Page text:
John Hughes (1950 – 2009)

John Hughes, the director of Sixteen Candles, The Breakfast Club and Pretty in Pink, has died at 59. Hughes was the voice of a generation with his 80s films. The last film he directed was 1991’s Curly Sue and he had been somewhat prolific and essentially retired except for occasionally producing a film.

Everyone is talking about his work is the voice of the 80s, but I’m a child of the 90s. Among my friends, his films are some of our favorites. Hughes’ film might be a product of the 80s, but his work continue to be the most loved and definitive teens films of any generation.

Enjoy this tribute to the eight films John Hughes directed.

TCM’s Karl Malden Tribute

This is the video tribute TCM has been airing in memory of Karl Malden.

Beginning at 8 pm tonight, TCM is airing three of Malden’s best films: On The Waterfront, A Streetcar Named Desire and The Birdman of Alcatraz.

Karl Malden (1912-2009)

Academy Award winning actor Karl Malden has died at the age of 97.

Malden received an Oscar for Best Supporting Actor in 1952 for his portrayal of Mitch in A Streetcar Named Desire. He also starred in On The Waterfront (1954), The Gunfighter (1950), Birdman of Alcatraz (1962), Gypsy (1962), How the West Was Won (1962), The Cincinnati Kid(1965), and Patton (1970).

He is perhaps best known for his role as Lt. Mike Stone on The Streets of San Francisco, a 1970s television series which co-starred Michael Douglas.

Here is a clip of Malden with Vivien Leigh in Streetcar.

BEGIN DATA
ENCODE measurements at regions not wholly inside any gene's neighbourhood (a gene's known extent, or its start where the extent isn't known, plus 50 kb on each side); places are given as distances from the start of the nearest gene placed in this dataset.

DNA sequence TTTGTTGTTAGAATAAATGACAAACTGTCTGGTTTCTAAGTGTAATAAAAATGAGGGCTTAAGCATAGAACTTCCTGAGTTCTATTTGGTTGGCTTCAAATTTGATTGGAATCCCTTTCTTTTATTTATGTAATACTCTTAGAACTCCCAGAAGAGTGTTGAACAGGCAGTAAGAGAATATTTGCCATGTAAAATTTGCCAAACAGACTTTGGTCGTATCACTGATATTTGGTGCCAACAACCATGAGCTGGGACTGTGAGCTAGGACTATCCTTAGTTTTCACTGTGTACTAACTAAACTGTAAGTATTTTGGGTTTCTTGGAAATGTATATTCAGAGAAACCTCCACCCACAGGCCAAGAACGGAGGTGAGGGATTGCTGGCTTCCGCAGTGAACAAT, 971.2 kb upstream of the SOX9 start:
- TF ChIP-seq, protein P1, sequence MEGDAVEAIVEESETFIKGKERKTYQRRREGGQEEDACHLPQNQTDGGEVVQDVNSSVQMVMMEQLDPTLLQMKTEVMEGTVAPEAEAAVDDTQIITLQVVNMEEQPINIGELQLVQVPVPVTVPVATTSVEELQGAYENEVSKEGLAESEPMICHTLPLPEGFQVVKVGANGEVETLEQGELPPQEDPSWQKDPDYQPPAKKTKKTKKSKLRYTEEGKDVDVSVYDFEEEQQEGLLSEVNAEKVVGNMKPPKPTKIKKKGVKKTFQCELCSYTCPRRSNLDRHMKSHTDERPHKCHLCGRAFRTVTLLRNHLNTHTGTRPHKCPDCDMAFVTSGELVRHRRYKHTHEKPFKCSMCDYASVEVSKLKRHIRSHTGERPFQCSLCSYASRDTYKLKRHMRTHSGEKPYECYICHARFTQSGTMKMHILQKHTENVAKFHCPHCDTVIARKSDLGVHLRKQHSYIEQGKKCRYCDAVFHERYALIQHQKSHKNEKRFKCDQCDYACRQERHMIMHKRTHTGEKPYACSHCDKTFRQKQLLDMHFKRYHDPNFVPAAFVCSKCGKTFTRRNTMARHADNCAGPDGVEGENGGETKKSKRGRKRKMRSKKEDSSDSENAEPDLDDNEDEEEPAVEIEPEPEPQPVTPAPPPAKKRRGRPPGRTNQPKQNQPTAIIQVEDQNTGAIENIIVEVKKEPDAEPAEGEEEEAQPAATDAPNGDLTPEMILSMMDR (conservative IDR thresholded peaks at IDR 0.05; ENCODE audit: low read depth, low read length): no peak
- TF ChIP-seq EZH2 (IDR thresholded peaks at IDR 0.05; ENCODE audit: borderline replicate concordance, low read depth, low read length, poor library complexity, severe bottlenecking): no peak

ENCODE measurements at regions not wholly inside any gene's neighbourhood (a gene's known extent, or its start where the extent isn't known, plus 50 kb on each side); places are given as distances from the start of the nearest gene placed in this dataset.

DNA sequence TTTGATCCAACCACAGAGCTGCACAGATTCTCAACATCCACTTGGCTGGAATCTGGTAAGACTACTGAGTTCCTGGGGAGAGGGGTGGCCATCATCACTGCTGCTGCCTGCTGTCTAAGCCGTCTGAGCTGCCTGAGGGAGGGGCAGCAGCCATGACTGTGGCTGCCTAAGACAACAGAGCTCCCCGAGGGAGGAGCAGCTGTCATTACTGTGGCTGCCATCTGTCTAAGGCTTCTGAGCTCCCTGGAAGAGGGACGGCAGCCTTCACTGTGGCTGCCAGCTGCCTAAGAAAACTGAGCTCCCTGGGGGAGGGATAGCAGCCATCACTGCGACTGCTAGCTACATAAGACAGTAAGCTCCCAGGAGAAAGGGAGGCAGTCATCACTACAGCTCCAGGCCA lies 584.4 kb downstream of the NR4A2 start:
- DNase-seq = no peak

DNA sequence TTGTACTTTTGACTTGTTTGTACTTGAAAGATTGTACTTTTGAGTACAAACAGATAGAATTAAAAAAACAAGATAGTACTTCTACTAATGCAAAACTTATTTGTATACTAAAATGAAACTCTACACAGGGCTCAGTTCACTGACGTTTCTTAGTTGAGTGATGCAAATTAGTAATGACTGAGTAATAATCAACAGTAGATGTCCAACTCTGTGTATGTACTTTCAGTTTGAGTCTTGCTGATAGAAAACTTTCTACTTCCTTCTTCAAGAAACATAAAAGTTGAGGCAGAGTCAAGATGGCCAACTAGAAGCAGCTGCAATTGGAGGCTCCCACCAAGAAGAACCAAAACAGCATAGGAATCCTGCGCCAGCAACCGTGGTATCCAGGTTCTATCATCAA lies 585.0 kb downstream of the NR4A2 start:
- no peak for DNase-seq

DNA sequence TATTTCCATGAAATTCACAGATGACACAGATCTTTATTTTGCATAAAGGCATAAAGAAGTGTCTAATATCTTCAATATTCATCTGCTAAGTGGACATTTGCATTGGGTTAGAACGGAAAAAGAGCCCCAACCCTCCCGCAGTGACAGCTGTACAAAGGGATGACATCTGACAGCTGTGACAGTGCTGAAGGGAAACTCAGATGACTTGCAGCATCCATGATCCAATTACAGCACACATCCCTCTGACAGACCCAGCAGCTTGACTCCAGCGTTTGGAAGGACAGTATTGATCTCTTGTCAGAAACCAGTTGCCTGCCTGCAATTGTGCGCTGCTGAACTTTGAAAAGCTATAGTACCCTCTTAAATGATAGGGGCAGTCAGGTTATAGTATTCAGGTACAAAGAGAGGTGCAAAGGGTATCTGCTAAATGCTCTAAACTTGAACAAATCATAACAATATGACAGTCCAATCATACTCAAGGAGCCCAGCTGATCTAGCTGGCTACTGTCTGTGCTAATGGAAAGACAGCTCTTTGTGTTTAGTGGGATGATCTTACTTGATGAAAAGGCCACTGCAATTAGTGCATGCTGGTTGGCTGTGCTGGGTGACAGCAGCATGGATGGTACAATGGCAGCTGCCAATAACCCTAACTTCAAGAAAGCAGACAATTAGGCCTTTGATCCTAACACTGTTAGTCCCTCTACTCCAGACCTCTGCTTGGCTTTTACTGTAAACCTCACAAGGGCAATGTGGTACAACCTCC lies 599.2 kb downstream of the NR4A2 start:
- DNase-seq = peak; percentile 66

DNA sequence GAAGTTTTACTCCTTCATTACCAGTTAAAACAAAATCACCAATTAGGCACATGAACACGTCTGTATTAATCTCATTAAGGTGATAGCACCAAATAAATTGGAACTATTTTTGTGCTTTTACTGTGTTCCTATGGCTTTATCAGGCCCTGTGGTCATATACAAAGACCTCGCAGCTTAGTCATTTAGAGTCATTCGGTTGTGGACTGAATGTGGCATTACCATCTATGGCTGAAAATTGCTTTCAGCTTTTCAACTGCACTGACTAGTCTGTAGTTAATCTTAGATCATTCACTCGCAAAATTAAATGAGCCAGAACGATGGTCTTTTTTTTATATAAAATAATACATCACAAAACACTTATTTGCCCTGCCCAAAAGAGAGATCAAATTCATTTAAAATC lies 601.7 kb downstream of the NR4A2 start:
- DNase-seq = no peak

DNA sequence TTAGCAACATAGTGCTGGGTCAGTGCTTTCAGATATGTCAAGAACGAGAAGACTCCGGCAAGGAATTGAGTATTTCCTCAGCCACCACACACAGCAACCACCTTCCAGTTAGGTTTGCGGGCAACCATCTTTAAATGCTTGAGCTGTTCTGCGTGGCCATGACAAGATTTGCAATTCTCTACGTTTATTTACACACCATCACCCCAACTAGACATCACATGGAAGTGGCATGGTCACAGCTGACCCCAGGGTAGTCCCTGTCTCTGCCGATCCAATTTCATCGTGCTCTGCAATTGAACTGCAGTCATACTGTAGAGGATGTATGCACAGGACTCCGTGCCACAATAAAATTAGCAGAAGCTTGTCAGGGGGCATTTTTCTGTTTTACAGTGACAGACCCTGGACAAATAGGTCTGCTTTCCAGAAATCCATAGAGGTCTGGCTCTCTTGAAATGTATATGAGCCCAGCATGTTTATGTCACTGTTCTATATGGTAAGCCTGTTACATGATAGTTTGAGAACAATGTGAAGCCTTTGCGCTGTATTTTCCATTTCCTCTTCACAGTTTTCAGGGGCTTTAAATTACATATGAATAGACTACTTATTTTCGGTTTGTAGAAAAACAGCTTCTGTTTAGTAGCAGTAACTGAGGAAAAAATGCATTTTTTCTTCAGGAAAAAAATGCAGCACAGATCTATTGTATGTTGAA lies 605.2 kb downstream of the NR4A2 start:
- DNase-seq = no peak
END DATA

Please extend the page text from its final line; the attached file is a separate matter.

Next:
And here is great video of Karl Malden honoring Kirk Douglas at the AFI Life Achievement Awards in 1991. Malden was one of the most gracious and humble actors working in Hollywood, which this video captures perfectly.

Remembering Natasha Richardson

Learning that Natasha Richardson has passed away following a ski accident today can only be described as devastating and unfortunate. Like many people, I hoped that the news was grossly exaggerated by the media (gossip blogs) and that there was a chance for a miracle. News reports now confirm the unfortunate truth that Richardson has indeed passed way.

I’ll always remember Natasha Richardson primarily for The Parent Trap. But as I read more about her, I realize how many other of her films that I have seen – The White Countess, Maid in Manhattan, Evening – to name a few. Richardson had an unassuming screen presence, but an even more striking strage presence; something I will regret never getting to see in person.
Tributes to Richardson are beginning to surface across the web. I will post them here as the night goes on.